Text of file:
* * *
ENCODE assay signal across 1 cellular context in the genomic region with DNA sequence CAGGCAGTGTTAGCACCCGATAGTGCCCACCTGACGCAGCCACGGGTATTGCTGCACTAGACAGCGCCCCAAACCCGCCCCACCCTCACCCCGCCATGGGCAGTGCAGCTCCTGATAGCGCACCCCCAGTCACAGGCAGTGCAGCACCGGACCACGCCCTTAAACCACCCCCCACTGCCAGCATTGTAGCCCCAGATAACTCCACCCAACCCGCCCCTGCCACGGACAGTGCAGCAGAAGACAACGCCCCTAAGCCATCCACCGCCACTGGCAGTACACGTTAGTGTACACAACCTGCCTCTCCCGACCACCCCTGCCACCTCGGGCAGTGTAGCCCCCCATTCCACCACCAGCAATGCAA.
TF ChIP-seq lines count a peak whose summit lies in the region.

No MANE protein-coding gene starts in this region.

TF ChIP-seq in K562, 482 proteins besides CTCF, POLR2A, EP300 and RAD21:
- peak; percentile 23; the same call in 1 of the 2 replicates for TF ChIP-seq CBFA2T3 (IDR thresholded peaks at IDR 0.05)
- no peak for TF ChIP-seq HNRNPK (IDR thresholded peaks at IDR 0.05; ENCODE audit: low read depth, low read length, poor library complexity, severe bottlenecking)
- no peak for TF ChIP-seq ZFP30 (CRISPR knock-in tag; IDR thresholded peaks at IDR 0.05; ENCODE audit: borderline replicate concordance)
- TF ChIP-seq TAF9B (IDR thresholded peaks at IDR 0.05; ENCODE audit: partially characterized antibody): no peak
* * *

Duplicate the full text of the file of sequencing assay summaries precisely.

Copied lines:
ENCODE assay signal across 1 cellular context in the genomic region with DNA sequence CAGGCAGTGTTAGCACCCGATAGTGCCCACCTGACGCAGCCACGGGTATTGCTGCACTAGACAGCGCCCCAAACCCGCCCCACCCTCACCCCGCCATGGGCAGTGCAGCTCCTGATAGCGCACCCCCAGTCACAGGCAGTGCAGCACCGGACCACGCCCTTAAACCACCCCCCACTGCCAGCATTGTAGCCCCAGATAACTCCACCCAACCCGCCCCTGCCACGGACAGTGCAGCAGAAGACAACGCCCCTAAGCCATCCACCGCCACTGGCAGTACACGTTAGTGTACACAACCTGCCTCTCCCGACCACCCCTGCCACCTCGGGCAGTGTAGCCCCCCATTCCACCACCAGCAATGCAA.
TF ChIP-seq lines count a peak whose summit lies in the region.

No MANE protein-coding gene starts in this region.

TF ChIP-seq in K562, 482 proteins besides CTCF, POLR2A, EP300 and RAD21:
- peak; percentile 23; the same call in 1 of the 2 replicates for TF ChIP-seq CBFA2T3 (IDR thresholded peaks at IDR 0.05)
- no peak for TF ChIP-seq HNRNPK (IDR thresholded peaks at IDR 0.05; ENCODE audit: low read depth, low read length, poor library complexity, severe bottlenecking)
- no peak for TF ChIP-seq ZFP30 (CRISPR knock-in tag; IDR thresholded peaks at IDR 0.05; ENCODE audit: borderline replicate concordance)
- TF ChIP-seq TAF9B (IDR thresholded peaks at IDR 0.05; ENCODE audit: partially characterized antibody): no peak